In the past month, there has been a recent spate of articles discussing the current state of publishing and reading. There is a changing appreciation for the written word, and a paradigm shift going on in how individuals access information. Not just news-and-numbers information, but emotional data. Information has always been presented in such a way that it makes individuals feel angry, sad, or relieved about the subject matter, but the decline of words (or, long series of complex words) and the rise of visual transmission makes such manipulations even more powerful.
The State of Publishing and Reading
On the publishing front they cry “books out, ebooks in.” Jeff Bercovici at Forbes.com points out that hardcover sales have been declining and that top-selling authors are increasingly gaining the greater portion of their revenue from digital ventures. At the Washington Post, Techcrunch.com describes soaring e-book sales and predicts a resurgence in sales of essays, long-form journalism, serial novels, and other such genres that require low time investment on the part of the reader.
At the same time, a number of commentators have begun lamenting the withdrawal of the long-form reader from America’s cultural and intellectual landscape, such as it is. The New York Times’s recent opinion article on the decline of “Big Ideas” had this to say on the subject of how Americans, and increasingly the world, accesses information and how it affects thinking:
There is the eclipse of the public intellectual in the general media by the pundit who substitutes outrageousness for thoughtfulness, and the concomitant decline of the essay in general-interest magazines. And there is the rise of an increasingly visual culture, especially among the young — a form in which ideas are more difficult to express.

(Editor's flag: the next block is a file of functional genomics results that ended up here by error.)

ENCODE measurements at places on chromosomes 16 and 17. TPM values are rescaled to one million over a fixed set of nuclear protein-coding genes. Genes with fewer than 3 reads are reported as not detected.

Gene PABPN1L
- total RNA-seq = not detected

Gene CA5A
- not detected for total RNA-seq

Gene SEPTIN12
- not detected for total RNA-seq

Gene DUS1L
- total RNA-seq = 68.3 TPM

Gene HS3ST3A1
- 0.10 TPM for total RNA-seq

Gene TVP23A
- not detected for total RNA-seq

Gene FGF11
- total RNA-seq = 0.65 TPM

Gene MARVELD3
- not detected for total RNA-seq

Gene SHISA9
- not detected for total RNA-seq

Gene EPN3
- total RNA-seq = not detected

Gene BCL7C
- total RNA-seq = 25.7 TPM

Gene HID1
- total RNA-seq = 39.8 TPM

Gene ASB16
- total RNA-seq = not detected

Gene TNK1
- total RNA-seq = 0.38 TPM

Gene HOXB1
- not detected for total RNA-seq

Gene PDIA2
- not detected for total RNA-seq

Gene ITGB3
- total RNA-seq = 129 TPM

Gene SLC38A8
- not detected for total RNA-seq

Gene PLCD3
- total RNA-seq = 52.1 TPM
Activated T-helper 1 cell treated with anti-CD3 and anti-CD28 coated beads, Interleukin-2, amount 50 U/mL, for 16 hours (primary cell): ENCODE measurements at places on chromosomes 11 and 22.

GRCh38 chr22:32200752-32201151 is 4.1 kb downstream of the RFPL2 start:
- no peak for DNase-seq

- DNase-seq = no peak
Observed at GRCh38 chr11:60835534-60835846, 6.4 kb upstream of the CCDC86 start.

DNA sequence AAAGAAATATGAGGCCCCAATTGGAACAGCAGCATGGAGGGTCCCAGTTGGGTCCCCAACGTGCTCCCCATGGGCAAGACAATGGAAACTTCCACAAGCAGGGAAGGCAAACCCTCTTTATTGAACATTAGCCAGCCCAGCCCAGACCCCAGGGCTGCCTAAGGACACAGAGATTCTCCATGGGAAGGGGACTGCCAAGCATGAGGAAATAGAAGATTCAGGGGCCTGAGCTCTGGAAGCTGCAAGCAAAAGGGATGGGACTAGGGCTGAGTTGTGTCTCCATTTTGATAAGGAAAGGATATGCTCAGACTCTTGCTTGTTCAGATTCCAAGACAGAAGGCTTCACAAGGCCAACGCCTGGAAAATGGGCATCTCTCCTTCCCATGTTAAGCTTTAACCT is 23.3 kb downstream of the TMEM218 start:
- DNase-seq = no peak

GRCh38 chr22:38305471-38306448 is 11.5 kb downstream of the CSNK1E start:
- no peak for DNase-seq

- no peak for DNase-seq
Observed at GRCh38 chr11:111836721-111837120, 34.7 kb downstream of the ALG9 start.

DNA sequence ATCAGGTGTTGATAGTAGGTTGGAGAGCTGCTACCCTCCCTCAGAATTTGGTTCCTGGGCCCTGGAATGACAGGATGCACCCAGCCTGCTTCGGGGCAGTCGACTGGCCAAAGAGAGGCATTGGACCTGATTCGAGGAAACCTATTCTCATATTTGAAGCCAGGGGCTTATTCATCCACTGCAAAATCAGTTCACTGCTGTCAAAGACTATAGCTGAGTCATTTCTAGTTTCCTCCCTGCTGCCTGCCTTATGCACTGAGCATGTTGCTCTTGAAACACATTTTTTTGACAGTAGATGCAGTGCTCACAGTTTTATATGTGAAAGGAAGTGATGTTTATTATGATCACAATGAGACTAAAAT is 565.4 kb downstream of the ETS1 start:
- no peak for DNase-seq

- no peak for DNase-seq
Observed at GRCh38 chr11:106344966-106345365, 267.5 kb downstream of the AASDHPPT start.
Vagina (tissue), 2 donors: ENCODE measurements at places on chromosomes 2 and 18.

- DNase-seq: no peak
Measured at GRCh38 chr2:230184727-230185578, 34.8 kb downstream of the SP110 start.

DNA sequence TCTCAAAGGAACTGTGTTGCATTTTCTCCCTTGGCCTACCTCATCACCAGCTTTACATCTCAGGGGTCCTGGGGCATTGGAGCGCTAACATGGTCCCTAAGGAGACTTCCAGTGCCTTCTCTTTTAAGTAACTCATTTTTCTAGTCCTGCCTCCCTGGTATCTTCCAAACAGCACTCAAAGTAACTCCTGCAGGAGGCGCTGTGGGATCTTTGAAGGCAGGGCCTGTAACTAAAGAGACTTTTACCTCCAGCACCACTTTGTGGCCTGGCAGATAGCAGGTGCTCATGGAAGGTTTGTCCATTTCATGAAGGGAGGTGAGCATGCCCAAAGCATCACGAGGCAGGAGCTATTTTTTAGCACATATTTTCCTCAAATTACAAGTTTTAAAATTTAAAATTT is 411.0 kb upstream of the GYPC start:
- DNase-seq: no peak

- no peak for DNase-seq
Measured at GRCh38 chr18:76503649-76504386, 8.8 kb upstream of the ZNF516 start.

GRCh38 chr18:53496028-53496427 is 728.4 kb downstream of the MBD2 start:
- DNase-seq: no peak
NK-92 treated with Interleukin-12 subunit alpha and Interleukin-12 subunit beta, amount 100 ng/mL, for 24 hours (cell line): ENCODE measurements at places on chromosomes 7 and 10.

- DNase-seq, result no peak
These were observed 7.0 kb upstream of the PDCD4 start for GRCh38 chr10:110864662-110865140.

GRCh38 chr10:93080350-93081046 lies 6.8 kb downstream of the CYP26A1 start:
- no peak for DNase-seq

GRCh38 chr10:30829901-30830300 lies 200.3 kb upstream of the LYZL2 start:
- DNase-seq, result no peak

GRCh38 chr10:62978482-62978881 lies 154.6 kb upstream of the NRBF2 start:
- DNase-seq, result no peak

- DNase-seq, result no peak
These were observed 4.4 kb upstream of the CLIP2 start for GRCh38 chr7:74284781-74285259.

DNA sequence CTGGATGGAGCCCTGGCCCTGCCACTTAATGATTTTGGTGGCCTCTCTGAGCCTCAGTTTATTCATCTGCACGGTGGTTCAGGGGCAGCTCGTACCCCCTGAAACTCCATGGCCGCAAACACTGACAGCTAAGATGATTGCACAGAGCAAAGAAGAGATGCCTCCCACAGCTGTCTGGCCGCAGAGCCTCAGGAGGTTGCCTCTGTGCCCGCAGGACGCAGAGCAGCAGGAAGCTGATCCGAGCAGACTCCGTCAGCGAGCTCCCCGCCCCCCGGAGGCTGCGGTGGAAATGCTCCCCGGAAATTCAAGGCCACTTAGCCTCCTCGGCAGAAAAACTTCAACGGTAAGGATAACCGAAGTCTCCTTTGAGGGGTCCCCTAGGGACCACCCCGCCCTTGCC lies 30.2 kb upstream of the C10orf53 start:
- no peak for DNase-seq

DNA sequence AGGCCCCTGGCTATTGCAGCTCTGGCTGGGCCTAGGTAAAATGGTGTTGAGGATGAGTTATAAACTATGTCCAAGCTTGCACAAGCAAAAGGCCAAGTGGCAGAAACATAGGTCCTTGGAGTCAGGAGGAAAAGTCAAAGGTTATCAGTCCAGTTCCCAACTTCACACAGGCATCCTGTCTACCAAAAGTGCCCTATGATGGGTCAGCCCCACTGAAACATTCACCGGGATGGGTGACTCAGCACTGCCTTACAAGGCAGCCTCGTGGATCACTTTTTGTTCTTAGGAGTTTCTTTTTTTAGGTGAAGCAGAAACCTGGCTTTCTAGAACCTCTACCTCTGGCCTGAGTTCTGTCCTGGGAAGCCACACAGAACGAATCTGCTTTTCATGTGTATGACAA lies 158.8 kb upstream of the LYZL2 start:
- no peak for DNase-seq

…[S]ocial networking sites are the primary form of communication among young people, and they are supplanting print, which is where ideas have typically gestated. For another, social networking sites engender habits of mind that are inimical to the kind of deliberate discourse that gives rise to ideas. Instead of theories, hypotheses and grand arguments, we get instant 140-character tweets about eating a sandwich or watching a TV show. While social networking may enlarge one’s circle and even introduce one to strangers, this is not the same thing as enlarging one’s intellectual universe. Indeed, the gab of social networking tends to shrink one’s universe to oneself and one’s friends, while thoughts organized in words, whether online or on the page, enlarge one’s focus.
Steve Himmer’s essay laments a number of factors that might discourage reading among people, though he doesn’t actually discuss the increasing popularity of reading in short bursts. (“In an era of reduced library budgets and hours, closing bookstores, declining sales, and lost readers, discouraging anyone, of any age, from picking up a book they’re interested in seems like the last thing we should be doing.”) However, Alan Jacobs at the Chronicle, drawing from a 2005 sociology article, comments that this decline of long-form reading is more a return to normalcy than a regression of the American intellect:
[W]hile there was a period in which extraordinarily many Americans practiced long-form reading, whether they liked it or not, that period was indeed extraordinary and not sustainable in the long run. “We are now seeing such reading return to its former social base: a self-perpetuating minority that we shall call the reading class.”
But whatever designations we want to use, it has to be admitted that much of the anxiety about American reading habits, and those in other developed nations to a lesser degree, arises from frustration at not being able to sustain a permanent expansion of “the reading class” beyond what may be its natural limits.
The Impact of Books and Film
I don’t want to tackle whether the death of long-form reading is actually happening or will eventually happen. Though, I am reminded of Neal Stephenson’s The Diamond Age, in which poorer portions of global society, thanks to ubiquitous computing, have largely lost the need for reading and writing. They rely solely on video and on “media-glyphs,” short animations and or symbols, for all of their information needs. For now, I only want to consider some of the differences in how we present emotion in words and in visuals.
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